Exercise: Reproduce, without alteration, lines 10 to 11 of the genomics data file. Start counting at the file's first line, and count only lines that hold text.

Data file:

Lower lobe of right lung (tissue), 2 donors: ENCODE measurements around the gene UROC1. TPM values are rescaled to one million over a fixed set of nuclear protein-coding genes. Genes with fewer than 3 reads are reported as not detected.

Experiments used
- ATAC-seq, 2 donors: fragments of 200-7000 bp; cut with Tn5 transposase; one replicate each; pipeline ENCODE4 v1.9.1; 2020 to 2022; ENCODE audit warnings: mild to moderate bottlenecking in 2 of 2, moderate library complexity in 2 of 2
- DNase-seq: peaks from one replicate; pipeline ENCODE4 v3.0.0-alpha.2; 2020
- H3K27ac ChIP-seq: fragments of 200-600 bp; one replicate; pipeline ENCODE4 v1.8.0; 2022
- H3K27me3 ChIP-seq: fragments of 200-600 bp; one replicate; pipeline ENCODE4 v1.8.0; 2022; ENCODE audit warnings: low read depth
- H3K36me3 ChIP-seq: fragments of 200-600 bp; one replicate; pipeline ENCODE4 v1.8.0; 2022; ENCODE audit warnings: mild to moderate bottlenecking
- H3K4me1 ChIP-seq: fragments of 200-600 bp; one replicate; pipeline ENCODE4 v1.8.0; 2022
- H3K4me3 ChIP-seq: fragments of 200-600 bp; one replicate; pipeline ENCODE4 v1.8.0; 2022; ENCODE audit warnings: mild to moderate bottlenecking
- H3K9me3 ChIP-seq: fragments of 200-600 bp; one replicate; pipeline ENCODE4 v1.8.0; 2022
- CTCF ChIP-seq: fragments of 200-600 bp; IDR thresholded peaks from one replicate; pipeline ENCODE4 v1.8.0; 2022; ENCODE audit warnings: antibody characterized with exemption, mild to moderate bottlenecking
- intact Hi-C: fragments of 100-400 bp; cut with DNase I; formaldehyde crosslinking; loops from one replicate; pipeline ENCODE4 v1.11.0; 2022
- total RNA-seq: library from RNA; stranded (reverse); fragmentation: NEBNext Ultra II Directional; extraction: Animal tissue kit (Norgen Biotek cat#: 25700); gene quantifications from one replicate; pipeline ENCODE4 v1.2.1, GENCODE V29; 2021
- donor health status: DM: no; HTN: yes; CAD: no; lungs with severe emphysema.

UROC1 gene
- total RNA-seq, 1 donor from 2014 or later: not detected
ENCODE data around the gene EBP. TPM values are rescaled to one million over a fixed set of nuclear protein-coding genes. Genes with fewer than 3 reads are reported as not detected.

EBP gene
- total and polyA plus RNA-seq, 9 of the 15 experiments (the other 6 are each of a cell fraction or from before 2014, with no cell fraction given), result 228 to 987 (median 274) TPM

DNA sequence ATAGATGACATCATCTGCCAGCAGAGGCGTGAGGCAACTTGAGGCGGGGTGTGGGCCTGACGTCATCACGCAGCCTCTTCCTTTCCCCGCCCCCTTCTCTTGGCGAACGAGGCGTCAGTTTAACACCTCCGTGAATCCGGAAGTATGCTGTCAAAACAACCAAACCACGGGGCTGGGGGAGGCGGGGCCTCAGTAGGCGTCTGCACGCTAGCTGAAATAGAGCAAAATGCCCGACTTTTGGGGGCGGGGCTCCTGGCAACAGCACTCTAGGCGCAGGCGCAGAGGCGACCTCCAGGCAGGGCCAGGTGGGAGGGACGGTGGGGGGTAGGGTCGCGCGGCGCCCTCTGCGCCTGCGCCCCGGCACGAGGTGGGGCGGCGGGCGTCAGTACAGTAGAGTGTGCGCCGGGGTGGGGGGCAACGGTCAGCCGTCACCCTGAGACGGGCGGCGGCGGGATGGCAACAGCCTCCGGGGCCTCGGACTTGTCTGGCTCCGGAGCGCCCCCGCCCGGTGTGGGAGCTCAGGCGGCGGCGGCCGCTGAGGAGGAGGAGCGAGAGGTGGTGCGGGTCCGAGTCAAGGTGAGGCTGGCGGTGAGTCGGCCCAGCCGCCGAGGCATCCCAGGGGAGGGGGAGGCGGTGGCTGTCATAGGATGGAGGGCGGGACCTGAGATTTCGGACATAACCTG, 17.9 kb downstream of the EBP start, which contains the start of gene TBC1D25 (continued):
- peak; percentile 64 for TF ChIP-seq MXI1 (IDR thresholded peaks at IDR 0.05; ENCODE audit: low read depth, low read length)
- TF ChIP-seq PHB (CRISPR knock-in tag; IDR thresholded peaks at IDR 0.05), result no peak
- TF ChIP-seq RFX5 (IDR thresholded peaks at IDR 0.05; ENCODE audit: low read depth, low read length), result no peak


- H3K9me3 ChIP-seq: fragments of 200-600 bp; one replicate; pipeline ENCODE4 v1.8.0; 2022
- CTCF ChIP-seq: fragments of 200-600 bp; IDR thresholded peaks from one replicate; pipeline ENCODE4 v1.8.0; 2022; ENCODE audit warnings: antibody characterized with exemption, mild to moderate bottlenecking